There are a lot of strong points one could comment on - the CGI, the subtitles, and the humour, for instance - but what particularly draws my attention is the way he combines the two languages. To introduce the words he's teaching, he usually speaks in English - but he doesn't just gloss, much less lecture (contrast, say, the more conventional approach used in this Ojibwe video series). When speaking in English, he throws in Cree discourse particles and sometimes even content words, gives the sentence a distinctly non-mainstream English intonation pattern which I assume reflects Cree, and even pronounces the English with a Cree accent. In different contexts, the maker of these videos speaks English like any other Canadian academic, so this appears to be a deliberate teaching strategy. The beauty of this is that, before the learner can even formulate a full sentence, they're already getting a chance to acquire some aspects of language - discourse structure and intonation - that are super-important for actually making yourself understood, yet play a minor role or get left out entirely in many traditional curriculums and textbooks (not to mention grammars!).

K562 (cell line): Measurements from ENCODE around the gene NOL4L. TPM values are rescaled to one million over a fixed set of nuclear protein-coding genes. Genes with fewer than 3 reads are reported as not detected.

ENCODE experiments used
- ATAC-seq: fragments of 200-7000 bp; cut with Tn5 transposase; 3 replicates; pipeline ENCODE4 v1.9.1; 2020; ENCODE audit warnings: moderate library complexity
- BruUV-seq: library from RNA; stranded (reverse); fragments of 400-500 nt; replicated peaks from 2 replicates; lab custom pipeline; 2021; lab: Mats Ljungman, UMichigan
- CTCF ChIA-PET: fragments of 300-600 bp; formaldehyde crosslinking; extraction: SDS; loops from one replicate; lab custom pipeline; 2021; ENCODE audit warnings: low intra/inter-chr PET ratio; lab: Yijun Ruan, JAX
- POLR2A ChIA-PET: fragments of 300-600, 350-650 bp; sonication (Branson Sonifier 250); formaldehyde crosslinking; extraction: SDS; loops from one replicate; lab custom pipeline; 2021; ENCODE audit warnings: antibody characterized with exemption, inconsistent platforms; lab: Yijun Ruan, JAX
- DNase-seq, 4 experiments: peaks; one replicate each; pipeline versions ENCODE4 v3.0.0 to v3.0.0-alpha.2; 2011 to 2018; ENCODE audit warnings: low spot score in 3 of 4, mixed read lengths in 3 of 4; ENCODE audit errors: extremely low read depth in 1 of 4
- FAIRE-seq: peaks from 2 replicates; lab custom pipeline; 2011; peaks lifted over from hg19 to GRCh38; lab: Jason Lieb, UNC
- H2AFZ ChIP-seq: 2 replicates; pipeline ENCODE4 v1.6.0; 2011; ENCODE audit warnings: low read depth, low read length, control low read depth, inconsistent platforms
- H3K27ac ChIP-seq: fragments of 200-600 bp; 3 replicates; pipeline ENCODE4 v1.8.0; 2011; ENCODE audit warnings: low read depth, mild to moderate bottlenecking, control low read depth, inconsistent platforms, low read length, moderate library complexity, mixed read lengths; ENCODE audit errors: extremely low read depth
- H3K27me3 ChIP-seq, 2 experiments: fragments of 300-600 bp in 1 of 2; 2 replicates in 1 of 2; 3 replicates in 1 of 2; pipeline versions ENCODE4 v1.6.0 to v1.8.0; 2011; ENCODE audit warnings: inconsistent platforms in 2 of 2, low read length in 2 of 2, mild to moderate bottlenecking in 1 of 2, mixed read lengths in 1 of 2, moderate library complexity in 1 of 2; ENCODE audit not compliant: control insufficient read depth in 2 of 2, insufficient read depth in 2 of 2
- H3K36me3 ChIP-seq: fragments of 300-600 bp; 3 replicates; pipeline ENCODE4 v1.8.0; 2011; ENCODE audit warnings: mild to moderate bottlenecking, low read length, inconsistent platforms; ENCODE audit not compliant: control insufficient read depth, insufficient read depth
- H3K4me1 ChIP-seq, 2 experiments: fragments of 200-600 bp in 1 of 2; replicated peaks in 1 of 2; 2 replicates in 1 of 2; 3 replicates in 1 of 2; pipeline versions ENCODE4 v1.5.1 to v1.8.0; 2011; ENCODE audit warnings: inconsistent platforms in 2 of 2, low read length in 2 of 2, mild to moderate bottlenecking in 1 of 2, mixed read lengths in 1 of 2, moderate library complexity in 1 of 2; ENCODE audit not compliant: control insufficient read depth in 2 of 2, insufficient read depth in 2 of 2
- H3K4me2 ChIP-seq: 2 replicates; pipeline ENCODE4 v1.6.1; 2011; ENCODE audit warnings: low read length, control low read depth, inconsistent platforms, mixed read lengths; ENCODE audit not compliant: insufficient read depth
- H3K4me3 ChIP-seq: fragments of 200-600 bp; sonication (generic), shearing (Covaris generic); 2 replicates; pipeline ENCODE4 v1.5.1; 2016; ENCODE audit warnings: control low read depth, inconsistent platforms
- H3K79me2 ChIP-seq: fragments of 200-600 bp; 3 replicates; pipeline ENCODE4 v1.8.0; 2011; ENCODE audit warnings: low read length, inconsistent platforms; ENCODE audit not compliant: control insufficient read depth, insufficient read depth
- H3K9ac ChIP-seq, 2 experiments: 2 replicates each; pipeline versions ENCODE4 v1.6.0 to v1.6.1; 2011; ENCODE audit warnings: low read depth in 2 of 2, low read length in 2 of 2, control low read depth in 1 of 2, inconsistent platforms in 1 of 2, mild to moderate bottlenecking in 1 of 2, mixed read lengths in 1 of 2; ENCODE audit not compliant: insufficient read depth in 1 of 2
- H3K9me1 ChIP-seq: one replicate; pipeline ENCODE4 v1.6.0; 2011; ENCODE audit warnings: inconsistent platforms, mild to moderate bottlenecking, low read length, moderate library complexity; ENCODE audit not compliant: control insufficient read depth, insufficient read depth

Have you ever encountered such a teaching method? If so, did you find it effective?